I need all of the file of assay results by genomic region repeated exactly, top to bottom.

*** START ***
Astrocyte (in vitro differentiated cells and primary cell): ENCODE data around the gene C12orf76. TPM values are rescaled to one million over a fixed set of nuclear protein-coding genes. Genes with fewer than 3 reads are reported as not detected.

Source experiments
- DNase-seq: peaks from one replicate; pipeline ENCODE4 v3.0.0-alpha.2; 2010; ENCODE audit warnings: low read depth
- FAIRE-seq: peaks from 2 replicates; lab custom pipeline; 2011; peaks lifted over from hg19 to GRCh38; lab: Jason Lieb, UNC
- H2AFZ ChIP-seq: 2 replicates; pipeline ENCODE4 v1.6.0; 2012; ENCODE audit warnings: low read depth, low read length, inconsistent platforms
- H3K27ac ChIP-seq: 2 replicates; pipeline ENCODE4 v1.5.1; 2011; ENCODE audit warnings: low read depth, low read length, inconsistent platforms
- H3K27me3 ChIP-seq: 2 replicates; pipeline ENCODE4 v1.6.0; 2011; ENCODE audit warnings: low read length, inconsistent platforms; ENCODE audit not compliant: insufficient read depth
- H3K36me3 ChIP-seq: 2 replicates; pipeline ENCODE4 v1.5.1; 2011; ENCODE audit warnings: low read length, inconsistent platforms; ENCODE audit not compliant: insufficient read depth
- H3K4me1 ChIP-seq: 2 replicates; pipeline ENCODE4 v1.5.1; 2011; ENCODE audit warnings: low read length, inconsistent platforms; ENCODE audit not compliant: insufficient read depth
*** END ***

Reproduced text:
Astrocyte (in vitro differentiated cells and primary cell): ENCODE data around the gene C12orf76. TPM values are rescaled to one million over a fixed set of nuclear protein-coding genes. Genes with fewer than 3 reads are reported as not detected.

Source experiments
- DNase-seq: peaks from one replicate; pipeline ENCODE4 v3.0.0-alpha.2; 2010; ENCODE audit warnings: low read depth
- FAIRE-seq: peaks from 2 replicates; lab custom pipeline; 2011; peaks lifted over from hg19 to GRCh38; lab: Jason Lieb, UNC
- H2AFZ ChIP-seq: 2 replicates; pipeline ENCODE4 v1.6.0; 2012; ENCODE audit warnings: low read depth, low read length, inconsistent platforms
- H3K27ac ChIP-seq: 2 replicates; pipeline ENCODE4 v1.5.1; 2011; ENCODE audit warnings: low read depth, low read length, inconsistent platforms
- H3K27me3 ChIP-seq: 2 replicates; pipeline ENCODE4 v1.6.0; 2011; ENCODE audit warnings: low read length, inconsistent platforms; ENCODE audit not compliant: insufficient read depth
- H3K36me3 ChIP-seq: 2 replicates; pipeline ENCODE4 v1.5.1; 2011; ENCODE audit warnings: low read length, inconsistent platforms; ENCODE audit not compliant: insufficient read depth
- H3K4me1 ChIP-seq: 2 replicates; pipeline ENCODE4 v1.5.1; 2011; ENCODE audit warnings: low read length, inconsistent platforms; ENCODE audit not compliant: insufficient read depth